The paper "North American mergers in progress" says the following; I've adjusted the formatting slightly:
In the course of the study, Telsur found evidence for a number of other mergers of back vowels before /l/ codas. Figure 9.4 shows a merger of /owl/ with /uwl/ and /ul/. Minimal pairs for these contrasts were introduced in the course of the study but not consistently over the whole Telsur sample. In order of frequency of ʻsameʼ responses, these items were:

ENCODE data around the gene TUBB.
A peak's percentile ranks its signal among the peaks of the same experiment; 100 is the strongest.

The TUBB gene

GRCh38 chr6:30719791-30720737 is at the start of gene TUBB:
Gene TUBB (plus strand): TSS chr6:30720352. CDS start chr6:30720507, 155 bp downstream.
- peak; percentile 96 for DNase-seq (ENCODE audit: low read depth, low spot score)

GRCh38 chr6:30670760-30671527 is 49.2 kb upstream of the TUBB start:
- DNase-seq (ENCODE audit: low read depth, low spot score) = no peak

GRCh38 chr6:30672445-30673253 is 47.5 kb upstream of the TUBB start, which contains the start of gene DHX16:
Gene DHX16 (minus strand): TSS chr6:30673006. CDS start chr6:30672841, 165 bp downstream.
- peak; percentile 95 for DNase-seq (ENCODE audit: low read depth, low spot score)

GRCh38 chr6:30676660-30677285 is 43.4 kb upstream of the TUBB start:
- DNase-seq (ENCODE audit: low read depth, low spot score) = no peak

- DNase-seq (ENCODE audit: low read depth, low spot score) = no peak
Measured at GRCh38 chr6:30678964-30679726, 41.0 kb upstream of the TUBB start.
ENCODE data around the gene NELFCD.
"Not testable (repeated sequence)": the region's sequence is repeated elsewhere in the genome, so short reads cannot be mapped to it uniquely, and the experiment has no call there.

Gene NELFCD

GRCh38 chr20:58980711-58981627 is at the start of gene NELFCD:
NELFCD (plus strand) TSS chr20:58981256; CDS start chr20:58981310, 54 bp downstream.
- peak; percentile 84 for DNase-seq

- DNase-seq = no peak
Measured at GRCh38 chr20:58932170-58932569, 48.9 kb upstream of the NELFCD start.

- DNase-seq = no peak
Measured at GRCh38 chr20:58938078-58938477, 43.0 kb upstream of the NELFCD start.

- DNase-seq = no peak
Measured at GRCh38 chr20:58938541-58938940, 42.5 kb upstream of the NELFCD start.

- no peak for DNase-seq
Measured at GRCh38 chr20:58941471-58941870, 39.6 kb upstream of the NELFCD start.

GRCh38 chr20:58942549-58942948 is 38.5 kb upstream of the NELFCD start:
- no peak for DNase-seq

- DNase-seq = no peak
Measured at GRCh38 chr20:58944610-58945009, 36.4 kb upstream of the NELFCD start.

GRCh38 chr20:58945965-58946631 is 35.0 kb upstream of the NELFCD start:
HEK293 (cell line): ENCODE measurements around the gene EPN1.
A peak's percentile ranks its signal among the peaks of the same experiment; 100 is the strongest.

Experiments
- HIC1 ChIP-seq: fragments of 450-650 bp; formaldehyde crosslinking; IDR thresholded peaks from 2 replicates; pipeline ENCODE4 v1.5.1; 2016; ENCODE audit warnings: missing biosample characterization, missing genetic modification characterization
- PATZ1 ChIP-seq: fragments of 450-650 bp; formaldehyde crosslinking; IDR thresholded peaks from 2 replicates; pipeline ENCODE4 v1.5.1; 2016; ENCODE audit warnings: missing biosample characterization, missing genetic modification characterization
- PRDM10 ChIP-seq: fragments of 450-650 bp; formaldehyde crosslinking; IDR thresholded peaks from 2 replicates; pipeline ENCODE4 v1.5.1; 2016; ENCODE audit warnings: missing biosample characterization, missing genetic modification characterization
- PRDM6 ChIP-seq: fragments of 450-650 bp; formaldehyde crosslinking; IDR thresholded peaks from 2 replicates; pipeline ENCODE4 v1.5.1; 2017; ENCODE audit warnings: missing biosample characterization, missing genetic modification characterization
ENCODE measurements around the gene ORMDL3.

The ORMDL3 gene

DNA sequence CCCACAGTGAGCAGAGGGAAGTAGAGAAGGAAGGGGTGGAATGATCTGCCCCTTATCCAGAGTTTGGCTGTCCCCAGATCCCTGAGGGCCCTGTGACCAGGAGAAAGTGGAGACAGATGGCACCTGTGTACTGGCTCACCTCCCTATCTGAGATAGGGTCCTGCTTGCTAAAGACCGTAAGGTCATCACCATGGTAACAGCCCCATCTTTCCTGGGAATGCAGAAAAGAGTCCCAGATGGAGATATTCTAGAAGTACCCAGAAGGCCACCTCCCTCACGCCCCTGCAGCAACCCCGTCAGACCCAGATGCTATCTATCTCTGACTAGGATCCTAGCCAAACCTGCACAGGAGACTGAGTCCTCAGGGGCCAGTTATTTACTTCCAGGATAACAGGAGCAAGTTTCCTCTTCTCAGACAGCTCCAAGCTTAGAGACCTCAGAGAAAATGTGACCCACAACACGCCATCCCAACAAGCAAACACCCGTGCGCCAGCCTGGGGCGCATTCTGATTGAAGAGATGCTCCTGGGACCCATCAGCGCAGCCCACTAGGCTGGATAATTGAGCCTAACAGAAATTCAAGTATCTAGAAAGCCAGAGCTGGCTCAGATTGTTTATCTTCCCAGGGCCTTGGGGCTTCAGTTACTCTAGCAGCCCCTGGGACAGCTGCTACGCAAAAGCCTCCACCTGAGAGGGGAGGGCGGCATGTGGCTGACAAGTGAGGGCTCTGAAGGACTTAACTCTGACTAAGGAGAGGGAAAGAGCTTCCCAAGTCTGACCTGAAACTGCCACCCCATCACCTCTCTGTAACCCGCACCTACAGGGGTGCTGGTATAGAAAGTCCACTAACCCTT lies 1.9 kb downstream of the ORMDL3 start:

- the merger of /ul/ and /owl/ as in bull and bowl;
- the merger of /ʌl/ and /ohl/ as in hull and hall;
- the merger of /ul/ and /ʌl/ as in the rhyming pair bull and hull;
- the merger of /ʌl/ and /owl/ as in hull and hole.
The ﬁrst three of these at least deserve further study.
You apparently have mergers (1), (3), and (4).
That paper appears to be part of a project from the early 2000s. If there hasn't been more definitive research since then, you may deserve further study.